Title: "Spring Eternal"
Rating/Classification: SAC for language, Mark POV, angst, slashy.
Disclaimer: Jonathan Larson, etc. Not I.
Summary: Takes place a few months before RENT begins. Mark isn't quite as detached and objective as people think.
Notes: In my head, they're Joey Fatone's Mark and Manley Pope's Roger, but
since I'm not overtly physically specific, I guess you can insert the boys of your choice.
He shivers and you pull the ripped-up blanket up around his ears, muttering "Fucking asshole" with something that could be hate and isn't quite love.
The tracks on his arms have finally faded to faint white lines that only
a lover could get close enough to see, to touch. But he hasn't let anyone that close since April...since she...a very long time.
Not even you. All you get is the comfort of capturing him in your lens
and hoping that film will last longer than his self-denial.
Three years without contact. Five months without smack. Or a walk in
the rain outside. A lifetime without any hope. Roger is dying.
And all you know how to do is try and keep him warm.
You're not even very good at that. At least according to Maureen, who said you were a cold, empty, fake before she moved uptown. Nothing bruises a guy's ego more than getting dumped for a Harvard-grad lawyer with a sweet apartment...unless that lawyer happens to be a woman to boot.
Roger doesn't get the shakes so much anymore. Not like he did at the
beginning. He doesn't cry anymore or throw things or hit you...and he actually picked up his guitar yesterday and stroked it with something like longing.
He's coming out of withdrawal.
In more ways than one.
Soon, he might not need you at all.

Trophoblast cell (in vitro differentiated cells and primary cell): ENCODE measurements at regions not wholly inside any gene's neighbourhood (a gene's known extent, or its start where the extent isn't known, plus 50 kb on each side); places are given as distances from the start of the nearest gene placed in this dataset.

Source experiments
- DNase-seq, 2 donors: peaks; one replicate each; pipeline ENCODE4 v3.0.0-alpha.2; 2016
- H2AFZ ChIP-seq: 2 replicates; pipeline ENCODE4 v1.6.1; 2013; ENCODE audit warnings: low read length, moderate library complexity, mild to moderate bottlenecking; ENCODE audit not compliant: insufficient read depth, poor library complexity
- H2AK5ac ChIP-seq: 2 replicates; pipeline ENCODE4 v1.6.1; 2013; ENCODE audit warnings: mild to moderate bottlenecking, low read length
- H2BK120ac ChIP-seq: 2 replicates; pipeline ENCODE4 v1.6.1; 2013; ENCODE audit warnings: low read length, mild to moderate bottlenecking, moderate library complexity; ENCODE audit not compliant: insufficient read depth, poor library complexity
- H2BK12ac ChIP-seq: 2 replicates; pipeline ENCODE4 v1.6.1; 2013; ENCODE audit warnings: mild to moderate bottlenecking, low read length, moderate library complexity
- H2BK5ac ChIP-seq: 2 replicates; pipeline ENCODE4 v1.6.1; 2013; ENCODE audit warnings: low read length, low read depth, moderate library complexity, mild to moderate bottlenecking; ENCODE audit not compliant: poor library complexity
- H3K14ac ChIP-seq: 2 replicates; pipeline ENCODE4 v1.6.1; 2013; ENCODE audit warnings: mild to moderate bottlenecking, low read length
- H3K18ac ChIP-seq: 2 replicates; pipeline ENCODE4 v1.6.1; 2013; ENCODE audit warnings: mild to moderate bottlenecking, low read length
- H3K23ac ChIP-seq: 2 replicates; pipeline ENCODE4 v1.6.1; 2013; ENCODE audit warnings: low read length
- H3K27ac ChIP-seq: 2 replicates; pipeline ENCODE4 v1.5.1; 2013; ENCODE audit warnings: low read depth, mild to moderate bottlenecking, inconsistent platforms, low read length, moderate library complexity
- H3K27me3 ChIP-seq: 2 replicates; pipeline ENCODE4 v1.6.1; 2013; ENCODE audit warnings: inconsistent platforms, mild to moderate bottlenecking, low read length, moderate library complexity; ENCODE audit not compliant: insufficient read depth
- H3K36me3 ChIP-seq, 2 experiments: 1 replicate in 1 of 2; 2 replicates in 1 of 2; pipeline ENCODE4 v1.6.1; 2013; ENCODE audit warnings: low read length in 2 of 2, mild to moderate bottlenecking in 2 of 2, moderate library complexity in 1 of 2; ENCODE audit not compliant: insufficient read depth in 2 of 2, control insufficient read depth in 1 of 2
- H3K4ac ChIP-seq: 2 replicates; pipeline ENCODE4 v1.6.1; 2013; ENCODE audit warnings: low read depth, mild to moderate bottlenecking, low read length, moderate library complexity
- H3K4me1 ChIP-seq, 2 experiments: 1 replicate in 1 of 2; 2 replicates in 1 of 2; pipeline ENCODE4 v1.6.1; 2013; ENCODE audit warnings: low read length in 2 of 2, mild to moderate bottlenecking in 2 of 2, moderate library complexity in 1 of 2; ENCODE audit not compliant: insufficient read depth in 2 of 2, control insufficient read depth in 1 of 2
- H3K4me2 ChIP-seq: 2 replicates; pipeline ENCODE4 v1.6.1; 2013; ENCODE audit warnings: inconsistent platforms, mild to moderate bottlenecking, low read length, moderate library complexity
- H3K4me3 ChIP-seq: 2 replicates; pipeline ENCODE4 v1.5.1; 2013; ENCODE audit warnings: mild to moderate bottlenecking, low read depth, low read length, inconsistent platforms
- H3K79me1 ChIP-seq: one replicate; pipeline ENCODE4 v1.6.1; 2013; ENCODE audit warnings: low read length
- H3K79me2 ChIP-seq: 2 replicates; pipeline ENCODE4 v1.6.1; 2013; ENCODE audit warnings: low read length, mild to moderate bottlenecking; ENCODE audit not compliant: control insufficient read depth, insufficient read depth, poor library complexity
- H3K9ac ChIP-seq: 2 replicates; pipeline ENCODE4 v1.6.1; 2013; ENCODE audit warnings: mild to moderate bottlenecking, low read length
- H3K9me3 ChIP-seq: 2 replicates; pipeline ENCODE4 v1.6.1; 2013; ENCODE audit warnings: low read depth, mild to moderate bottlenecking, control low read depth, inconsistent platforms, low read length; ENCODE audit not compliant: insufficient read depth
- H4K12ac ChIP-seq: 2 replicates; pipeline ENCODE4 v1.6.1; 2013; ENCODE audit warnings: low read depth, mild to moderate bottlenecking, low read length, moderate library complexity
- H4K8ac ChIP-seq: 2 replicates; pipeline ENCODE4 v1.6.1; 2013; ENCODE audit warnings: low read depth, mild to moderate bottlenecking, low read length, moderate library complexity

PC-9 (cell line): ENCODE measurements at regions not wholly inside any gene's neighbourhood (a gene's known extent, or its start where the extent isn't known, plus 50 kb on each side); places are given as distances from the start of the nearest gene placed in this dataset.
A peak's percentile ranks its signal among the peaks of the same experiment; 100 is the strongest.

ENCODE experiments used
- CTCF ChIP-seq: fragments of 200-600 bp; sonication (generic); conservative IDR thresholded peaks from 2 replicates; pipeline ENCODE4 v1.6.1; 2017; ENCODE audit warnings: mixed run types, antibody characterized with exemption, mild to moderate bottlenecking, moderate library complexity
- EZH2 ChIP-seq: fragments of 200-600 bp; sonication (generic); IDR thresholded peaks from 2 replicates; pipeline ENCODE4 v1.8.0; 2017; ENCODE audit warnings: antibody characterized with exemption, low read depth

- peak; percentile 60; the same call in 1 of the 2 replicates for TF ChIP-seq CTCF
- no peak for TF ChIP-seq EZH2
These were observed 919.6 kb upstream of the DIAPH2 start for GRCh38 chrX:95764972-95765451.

And then what?
You spent months cleaning up after him when he was sick all over the
place. You filled his scrips at the clinic, sometimes shelled out your own meager funds to get AZT from one of the dealers in the lot, and then force fed him his meds. You even tried, once or twice, to make a reasonable facsimile of your mother's chicken soup. Without chicken. Or much soup.
You urge him, constantly, to change his clothes, to go out on the fire
escape, to check out the pretty stripper who lives downstairs, to *leave*.
Soon, he might just do that.
And then what?
When you moved here from Scarsdale with nothing except the clothes on your back and your camera, you had a dream. You had a purpose. You were going to become the best documentary film-maker that the East Coast had ever seen. You were going to look up Maureen, this crazy girl you knew from
high school drama camp, and crash on her couch until you hit it big in the Big Apple. Be rich! Famous! Not starving and living in Alphabet City, huddling with your friends around an illegal wood-burning stove. Where your dream, your purpose, has somehow become one thing. One person. Roger.
You should've known...the first time you saw him...blond and chiseled and
junior rock star, guitar hanging from a strap on his shoulder...that he was going to take over your life. Collins ...Collins was finishing his Master's. Never around. Dreaming of Ivy League paychecks and subverting the system. Benny...Benny, saved Allison Gray of the Westport Grays from a mugger in Midtown after you'd been living together just seven months. And that was the end of that brotherly alliance. But Roger...? Roger sprang eternal.
"Just you and me, Mark. Suffering for our art," he'd teased, fingers
cramping on the fretboard.
Until he met April.
And Maureen finally let you move from the leg-less couch to her air mattress.
And then what?
Listening to him cough in his sleep and hoping to God that it isn't pneumonia. Hoping to God that he'll wake up fine and chipper and independent.
And also that he won't.
"Fucking asshole," you whisper, again.
And you don't know whether you're talking to him or yourself.
Roger springs eternal.
And so does hope.
October 30, 2002.